There is ample epidemiologic evidence to suggest that MDROs are carried from one person to another via the hands of HCP (106-109). Hands are easily contaminated during the process of care-giving or from contact with environmental surfaces in close proximity to the patient (110-113). The latter is especially important when patients have diarrhea and the reservoir of the MDRO is the gastrointestinal tract (114-117). Without adherence to published recommendations for hand hygiene and glove use (111) HCP are more likely to transmit MDROs to patients. Thus, strategies to increase and monitor adherence are important components of MDRO control programs (106, 118).
Opportunities for transmission of MDROs beyond the acute care hospital results from patients receiving care at multiple healthcare facilities and moving between acute-care, ambulatory and/or chronic care, and LTC environments. System-wide surveillance at LDS Hospital in Salt Lake City, Utah, monitored patients identified as being infected or colonized with MRSA or VRE, and found that those patients subsequently received inpatient or outpatient care at as many as 62 different healthcare facilities in that system during a 5-year span (119).
Rarely, HCP may introduce an MDRO into a patient care unit (120-123). Occasionally, HCP can become persistently colonized with an MDRO, but these HCP have a limited role in transmission, unless other factors are present. Additional factors that can facilitate transmission, include chronic sinusitis (120), upper respiratory infection (123), and dermatitis (124).
The emergence of new epidemic strains of MRSA in the community, among patients without established MRSA risk factors, may present new challenges to MRSA control in healthcare settings (125-128).
Historically, genetic analyses of MRSA isolated from patients in hospitals worldwide revealed that a relatively small number of MRSA strains have unique qualities that facilitate their transmission from patient to patient within healthcare facilities over wide geographic areas, explaining the dramatic increases in HAIs caused by MRSA in the 1980s and early 1990s (129). To date, most MRSA strains isolated from patients with CA-MRSA infections have been microbiologically distinct from those endemic in healthcare settings, suggesting that some of these strains may have arisin de novo in the community via acquisition of methicillin resistance genes by established methicillin-susceptible S. aureus (MSSA) strains (130-132). Two pulsed-field types, termed USA300 and USA400 according to a typing scheme established at CDC, have accounted for the majority of CA-MRSA infections characterized in the United States, whereas pulsed-field types USA100 and USA200 are the predominant genotypes endemic in healthcare settings (133).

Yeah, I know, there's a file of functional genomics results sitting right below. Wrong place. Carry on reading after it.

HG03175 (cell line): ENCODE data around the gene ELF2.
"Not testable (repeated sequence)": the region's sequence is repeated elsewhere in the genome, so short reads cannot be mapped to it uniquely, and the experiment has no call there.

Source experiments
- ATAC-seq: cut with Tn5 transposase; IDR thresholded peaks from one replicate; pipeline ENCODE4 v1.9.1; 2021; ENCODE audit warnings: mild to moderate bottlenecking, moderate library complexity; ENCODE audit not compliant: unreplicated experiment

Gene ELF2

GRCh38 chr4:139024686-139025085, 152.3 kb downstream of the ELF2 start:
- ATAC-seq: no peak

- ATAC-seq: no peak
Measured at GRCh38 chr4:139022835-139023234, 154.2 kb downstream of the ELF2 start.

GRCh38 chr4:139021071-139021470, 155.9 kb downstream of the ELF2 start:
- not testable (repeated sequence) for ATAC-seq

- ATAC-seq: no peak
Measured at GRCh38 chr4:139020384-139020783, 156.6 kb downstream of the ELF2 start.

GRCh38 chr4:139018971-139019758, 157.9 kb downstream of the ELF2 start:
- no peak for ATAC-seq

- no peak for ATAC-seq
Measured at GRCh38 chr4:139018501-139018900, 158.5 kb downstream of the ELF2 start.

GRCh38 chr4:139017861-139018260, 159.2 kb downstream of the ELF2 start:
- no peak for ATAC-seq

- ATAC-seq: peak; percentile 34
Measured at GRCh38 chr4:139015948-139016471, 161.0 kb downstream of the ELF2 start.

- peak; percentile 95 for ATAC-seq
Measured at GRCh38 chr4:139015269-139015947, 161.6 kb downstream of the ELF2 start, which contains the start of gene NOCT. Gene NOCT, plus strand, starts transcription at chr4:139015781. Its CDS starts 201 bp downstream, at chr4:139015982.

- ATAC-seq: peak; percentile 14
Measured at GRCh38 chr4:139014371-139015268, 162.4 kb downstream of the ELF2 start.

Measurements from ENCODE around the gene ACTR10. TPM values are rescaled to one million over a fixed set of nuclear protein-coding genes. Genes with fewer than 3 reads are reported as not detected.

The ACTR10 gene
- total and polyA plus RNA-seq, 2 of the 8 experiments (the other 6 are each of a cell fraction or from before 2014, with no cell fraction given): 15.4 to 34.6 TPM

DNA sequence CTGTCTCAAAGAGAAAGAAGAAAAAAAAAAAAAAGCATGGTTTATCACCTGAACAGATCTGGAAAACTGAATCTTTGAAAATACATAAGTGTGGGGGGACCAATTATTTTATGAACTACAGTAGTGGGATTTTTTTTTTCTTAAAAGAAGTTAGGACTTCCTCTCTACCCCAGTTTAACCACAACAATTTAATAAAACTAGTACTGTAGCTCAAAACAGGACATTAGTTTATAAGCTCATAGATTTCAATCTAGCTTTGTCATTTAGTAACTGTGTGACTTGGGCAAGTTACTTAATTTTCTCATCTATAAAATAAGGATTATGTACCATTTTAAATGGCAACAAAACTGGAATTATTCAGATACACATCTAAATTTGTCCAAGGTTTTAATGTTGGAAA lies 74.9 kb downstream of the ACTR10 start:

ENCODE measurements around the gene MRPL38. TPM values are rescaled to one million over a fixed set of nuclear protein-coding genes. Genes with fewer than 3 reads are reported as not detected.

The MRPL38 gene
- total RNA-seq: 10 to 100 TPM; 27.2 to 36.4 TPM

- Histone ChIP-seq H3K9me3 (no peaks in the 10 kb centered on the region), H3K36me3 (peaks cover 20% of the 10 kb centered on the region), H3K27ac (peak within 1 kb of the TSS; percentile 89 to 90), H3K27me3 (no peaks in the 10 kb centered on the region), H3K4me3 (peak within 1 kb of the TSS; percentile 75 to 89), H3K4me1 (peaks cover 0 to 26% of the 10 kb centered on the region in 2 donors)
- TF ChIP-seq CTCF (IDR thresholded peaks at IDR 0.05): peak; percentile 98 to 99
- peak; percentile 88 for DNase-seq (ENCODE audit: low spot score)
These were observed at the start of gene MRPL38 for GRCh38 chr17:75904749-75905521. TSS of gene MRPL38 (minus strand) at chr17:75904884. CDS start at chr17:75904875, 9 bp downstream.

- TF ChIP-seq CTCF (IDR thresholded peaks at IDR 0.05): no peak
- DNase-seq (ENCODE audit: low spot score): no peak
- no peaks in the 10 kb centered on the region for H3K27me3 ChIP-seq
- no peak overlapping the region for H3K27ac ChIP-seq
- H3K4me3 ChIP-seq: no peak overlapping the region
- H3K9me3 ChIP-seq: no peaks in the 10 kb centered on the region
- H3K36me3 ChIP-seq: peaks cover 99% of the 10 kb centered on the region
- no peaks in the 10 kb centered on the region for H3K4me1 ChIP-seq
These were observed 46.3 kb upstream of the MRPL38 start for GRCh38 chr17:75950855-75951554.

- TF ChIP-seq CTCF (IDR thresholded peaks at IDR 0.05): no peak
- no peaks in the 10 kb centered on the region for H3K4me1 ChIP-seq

USA300 and USA400 genotypes almost always carry type IV of the staphylococcal chromosomal cassette (SCC) mec, the mobile genetic element that carries the mecA methicillin-resistance gene (133, 134). This genetic cassette is smaller than types I through III, the types typically found in healthcare associated MRSA strains, and is hypothesized to be more easily transferable between S. aureus strains.
CA-MRSA infection presents most commonly as relatively minor skin and soft tissue infections, but severe invasive disease, including necrotizing pneumonia, necrotizing fasciitis, severe osteomyelitis, and a sepsis syndrome with increased mortality have also been described in children and adults (134-136).
Transmission within hospitals of MRSA strains first described in the community (e.g. USA300 and USA400) are being reported with increasing frequency (137-140). Changing resistance patterns of MRSA in ICUs in the NNIS system from 1992 to 2003 provide additional evidence that the new epidemic MRSA strains are becoming established healthcare-associated as well as community pathogens (90). Infections with these strains have most commonly presented as skin disease in community settings. However, intrinsic virulence characteristics of the organisms can result in clinical manifestations similar to or potentially more severe than traditional healthcare-associated MRSA infections among hospitalized patients. The prevalence of MRSA colonization and infection in the surrounding community may therefore affect the selection of strategies for MRSA control in healthcare settings.